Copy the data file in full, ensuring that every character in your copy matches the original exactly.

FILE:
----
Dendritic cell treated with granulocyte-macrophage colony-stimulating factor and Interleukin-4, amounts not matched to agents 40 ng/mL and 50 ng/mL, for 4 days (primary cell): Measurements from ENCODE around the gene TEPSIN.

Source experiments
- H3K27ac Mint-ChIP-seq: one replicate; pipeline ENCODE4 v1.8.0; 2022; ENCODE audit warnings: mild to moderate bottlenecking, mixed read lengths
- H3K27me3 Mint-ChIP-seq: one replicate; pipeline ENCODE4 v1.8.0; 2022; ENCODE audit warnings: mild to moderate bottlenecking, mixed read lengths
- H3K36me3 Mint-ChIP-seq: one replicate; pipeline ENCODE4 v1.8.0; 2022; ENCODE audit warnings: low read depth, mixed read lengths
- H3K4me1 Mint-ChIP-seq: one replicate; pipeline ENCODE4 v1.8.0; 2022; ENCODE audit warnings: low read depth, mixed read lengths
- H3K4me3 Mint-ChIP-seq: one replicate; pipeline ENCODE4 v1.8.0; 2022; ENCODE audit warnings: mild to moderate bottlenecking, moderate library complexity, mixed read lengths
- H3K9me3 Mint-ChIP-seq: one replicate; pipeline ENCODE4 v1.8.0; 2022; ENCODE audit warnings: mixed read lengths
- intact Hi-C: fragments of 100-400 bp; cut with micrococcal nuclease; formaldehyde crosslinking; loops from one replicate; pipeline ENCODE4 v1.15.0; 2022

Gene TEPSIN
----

Dendritic cell treated with granulocyte-macrophage colony-stimulating factor and Interleukin-4, amounts not matched to agents 40 ng/mL and 50 ng/mL, for 4 days (primary cell): Measurements from ENCODE around the gene TEPSIN.

Source experiments
- H3K27ac Mint-ChIP-seq: one replicate; pipeline ENCODE4 v1.8.0; 2022; ENCODE audit warnings: mild to moderate bottlenecking, mixed read lengths
- H3K27me3 Mint-ChIP-seq: one replicate; pipeline ENCODE4 v1.8.0; 2022; ENCODE audit warnings: mild to moderate bottlenecking, mixed read lengths
- H3K36me3 Mint-ChIP-seq: one replicate; pipeline ENCODE4 v1.8.0; 2022; ENCODE audit warnings: low read depth, mixed read lengths
- H3K4me1 Mint-ChIP-seq: one replicate; pipeline ENCODE4 v1.8.0; 2022; ENCODE audit warnings: low read depth, mixed read lengths
- H3K4me3 Mint-ChIP-seq: one replicate; pipeline ENCODE4 v1.8.0; 2022; ENCODE audit warnings: mild to moderate bottlenecking, moderate library complexity, mixed read lengths
- H3K9me3 Mint-ChIP-seq: one replicate; pipeline ENCODE4 v1.8.0; 2022; ENCODE audit warnings: mixed read lengths
- intact Hi-C: fragments of 100-400 bp; cut with micrococcal nuclease; formaldehyde crosslinking; loops from one replicate; pipeline ENCODE4 v1.15.0; 2022

Gene TEPSIN